We see movements of all sorts, look at the Big 4 world, you have people moving out to join industries, niche consulting companies and sometimes to set up their own consulting business. Given the new emerging market opportunities, talent retention continues to be an area of focus
When we look at it, from our perspective, it really boils down to relevance of a resource from a skill and delivery perspective. As long as people ensure that they upskill themselves and stay relevant to the needs of the business, clearly it is a win-win for the organisation and the individual(s). We have seen people move out to industry for a different exposure and many of them join us back, bringing back wider perspectives, experience and exposure to the table.
As I see it, individuals aiming for super-specialisation don’t need to leave us because we have different service lines, and cutting edge solutions which are constantly growing and investing in. One could pick an area of specialisation and build a very successful career anchored around the same.
And, to the last part of your question, I believe if employees’ skills help contribute to, grow the business, then cost is not a consideration. It’s only when someone is not upskilling and has reached a saturation point that the cost becomes a burden as opposed to the outcome the person is driving.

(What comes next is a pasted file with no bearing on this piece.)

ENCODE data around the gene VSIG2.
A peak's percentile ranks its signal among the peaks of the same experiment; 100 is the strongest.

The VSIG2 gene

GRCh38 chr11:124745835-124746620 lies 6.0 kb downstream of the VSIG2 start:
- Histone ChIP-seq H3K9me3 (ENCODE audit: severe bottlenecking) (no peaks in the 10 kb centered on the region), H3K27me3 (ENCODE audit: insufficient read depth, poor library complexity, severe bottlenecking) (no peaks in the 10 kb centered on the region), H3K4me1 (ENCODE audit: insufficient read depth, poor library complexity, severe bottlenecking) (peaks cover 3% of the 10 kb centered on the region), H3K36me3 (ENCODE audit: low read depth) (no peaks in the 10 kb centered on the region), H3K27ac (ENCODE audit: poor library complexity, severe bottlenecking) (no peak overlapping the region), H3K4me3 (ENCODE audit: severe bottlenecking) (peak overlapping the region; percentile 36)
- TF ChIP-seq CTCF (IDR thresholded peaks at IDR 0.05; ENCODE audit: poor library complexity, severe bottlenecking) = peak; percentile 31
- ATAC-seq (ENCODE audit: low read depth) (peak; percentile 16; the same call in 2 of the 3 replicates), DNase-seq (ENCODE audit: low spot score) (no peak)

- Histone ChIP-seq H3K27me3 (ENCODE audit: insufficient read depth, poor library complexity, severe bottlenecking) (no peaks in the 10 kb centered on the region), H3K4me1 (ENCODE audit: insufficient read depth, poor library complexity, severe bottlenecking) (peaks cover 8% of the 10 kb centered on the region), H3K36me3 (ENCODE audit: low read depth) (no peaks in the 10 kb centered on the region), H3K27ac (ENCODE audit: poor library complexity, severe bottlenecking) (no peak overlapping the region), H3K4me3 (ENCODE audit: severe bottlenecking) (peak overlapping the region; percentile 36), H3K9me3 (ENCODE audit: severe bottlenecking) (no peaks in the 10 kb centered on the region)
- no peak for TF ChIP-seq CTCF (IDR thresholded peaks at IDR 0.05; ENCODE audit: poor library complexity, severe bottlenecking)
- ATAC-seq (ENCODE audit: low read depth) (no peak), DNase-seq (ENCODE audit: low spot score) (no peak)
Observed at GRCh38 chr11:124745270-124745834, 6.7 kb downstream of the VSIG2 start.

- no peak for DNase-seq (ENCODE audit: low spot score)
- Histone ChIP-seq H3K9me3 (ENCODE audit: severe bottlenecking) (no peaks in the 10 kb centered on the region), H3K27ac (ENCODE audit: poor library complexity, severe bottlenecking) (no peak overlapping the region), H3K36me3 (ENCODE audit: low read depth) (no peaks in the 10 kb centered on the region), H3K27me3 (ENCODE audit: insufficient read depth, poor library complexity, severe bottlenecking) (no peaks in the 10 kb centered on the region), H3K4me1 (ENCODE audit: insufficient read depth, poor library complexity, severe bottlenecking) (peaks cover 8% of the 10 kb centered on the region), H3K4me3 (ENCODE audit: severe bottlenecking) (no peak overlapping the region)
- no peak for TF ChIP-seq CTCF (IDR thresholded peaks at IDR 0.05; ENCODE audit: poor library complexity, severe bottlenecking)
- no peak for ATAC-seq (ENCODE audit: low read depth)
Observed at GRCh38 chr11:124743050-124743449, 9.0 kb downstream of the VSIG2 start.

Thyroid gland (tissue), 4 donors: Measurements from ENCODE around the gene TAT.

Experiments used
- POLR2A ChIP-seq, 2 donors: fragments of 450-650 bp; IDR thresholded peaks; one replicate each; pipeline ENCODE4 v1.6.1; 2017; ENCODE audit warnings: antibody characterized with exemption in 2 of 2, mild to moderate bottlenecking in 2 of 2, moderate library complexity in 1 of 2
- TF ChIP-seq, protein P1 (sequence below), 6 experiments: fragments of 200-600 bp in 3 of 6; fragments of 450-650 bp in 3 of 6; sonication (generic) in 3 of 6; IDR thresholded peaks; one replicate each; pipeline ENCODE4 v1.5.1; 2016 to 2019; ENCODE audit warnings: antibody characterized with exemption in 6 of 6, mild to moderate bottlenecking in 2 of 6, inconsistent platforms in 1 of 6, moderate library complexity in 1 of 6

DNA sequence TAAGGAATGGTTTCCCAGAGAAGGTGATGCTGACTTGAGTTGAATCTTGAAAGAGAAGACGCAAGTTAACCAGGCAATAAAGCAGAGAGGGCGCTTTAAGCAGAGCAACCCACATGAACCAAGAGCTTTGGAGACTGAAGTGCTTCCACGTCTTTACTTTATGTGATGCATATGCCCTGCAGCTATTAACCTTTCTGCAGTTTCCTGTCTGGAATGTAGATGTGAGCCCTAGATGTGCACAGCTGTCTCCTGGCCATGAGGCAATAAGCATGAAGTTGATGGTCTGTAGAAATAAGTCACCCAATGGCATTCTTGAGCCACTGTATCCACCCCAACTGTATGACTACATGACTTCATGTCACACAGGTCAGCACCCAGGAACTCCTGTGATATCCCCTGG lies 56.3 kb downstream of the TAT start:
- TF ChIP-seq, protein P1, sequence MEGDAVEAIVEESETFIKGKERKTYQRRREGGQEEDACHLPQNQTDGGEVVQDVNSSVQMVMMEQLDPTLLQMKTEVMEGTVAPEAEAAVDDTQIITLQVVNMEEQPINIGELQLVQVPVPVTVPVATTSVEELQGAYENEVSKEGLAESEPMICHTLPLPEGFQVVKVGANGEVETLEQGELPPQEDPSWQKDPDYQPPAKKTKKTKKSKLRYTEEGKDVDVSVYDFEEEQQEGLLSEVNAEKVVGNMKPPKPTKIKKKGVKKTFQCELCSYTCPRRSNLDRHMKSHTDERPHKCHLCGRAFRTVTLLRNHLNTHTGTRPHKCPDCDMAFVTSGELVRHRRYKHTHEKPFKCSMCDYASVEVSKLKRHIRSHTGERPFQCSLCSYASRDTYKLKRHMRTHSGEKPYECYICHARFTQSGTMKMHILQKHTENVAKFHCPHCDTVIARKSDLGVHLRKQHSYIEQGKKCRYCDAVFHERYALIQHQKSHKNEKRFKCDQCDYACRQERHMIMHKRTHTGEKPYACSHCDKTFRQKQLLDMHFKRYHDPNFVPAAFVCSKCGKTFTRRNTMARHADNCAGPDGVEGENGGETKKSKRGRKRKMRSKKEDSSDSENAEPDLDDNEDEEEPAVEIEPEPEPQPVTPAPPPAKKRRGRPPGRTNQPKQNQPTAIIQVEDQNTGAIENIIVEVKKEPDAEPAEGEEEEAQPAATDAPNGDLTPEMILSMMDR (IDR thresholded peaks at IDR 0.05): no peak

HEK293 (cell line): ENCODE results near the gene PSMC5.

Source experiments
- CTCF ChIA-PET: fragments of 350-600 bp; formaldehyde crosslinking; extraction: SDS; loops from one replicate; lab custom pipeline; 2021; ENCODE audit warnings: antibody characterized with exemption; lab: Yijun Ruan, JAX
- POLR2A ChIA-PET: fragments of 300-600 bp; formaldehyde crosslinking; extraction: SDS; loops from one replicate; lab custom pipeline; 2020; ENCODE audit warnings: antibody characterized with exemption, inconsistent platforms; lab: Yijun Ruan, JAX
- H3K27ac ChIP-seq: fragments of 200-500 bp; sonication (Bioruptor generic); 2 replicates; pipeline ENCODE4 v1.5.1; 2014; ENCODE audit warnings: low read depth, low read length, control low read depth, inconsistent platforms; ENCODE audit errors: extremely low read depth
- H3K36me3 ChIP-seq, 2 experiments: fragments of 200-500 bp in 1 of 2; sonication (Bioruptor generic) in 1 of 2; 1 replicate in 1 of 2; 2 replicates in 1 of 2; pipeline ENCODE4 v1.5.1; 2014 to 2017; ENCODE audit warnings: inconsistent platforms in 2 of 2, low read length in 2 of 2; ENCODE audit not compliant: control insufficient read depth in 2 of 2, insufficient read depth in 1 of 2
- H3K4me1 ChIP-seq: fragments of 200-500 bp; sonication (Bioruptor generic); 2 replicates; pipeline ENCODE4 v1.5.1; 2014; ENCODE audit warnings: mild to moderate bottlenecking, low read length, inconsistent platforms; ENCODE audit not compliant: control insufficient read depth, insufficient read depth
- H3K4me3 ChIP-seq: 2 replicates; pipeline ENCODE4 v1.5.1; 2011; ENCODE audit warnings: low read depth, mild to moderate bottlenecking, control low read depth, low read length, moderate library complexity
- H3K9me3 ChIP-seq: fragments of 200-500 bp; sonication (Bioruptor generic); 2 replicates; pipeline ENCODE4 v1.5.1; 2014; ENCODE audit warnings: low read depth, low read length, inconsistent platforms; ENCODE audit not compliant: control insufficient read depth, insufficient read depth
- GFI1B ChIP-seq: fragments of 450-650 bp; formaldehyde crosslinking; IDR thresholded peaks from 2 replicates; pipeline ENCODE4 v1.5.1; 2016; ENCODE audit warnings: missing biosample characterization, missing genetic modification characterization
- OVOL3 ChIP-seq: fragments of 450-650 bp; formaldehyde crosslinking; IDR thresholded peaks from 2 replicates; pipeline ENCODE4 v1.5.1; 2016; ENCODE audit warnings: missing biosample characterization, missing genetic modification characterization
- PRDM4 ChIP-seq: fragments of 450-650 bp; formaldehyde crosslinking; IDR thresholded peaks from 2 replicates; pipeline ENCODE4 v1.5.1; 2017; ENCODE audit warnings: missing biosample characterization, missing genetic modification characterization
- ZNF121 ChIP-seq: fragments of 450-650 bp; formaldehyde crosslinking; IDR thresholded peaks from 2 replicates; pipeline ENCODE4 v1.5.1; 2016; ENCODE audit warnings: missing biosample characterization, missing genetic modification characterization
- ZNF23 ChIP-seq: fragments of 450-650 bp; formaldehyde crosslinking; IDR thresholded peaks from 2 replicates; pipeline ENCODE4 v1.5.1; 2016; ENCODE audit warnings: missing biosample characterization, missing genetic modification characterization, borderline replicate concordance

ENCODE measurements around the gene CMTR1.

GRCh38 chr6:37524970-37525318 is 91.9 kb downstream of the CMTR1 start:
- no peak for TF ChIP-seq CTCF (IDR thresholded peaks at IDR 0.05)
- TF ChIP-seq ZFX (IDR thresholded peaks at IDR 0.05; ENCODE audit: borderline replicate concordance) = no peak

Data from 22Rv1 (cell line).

“This career continuum is often alluded to as a rat race, with individuals at different levels of ambition and aspirations.”
What is your advice for those starting their career in management consulting? Being a super specialist, a generalist or a jack of all trades – what will offer them a greater career rise?
I would say at an entry level it is best for people to come in with a broad and open mind. They should be willing to learn and experience a different dynamism of business, wanting to soak it all in. The Consulting market provides a wide spectrum of skills, knowledge and experience and hence I believe making your choices restrictive at the early stages may not be a good idea. In fact, for most of our consultants we have a fairly vast learning curriculum and opportunities to rotate within functions. Individuals should choose specialisation only after having experienced different projects early in their career.
“My advice would be to stay relevant during the sabbatical. It doesn’t take much to simply pick up the pink daily every morning to stay up to date with the business world.”